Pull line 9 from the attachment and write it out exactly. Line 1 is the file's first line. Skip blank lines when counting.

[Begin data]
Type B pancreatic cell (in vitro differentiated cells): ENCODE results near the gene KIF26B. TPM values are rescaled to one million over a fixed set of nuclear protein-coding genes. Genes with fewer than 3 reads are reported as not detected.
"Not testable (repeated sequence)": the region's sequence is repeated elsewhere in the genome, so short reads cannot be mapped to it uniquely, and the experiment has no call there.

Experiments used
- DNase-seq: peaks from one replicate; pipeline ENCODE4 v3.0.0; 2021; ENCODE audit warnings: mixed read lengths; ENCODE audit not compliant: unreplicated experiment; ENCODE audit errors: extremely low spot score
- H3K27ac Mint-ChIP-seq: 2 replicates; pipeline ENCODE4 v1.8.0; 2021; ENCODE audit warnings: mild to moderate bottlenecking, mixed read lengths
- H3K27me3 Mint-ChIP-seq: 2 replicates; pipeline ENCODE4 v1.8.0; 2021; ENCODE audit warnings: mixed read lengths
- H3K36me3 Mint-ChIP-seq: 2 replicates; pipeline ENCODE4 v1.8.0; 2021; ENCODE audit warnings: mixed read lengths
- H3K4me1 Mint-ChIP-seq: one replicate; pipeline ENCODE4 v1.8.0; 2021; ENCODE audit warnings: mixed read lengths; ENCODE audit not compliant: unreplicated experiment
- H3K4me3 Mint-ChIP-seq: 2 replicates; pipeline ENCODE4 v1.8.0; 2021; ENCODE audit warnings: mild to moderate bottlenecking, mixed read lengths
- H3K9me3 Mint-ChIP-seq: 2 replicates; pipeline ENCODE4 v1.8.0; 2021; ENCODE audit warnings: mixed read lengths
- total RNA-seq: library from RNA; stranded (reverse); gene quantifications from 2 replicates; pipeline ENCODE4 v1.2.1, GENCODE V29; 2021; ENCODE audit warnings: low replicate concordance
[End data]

- H3K4me3 Mint-ChIP-seq: 2 replicates; pipeline ENCODE4 v1.8.0; 2021; ENCODE audit warnings: mild to moderate bottlenecking, mixed read lengths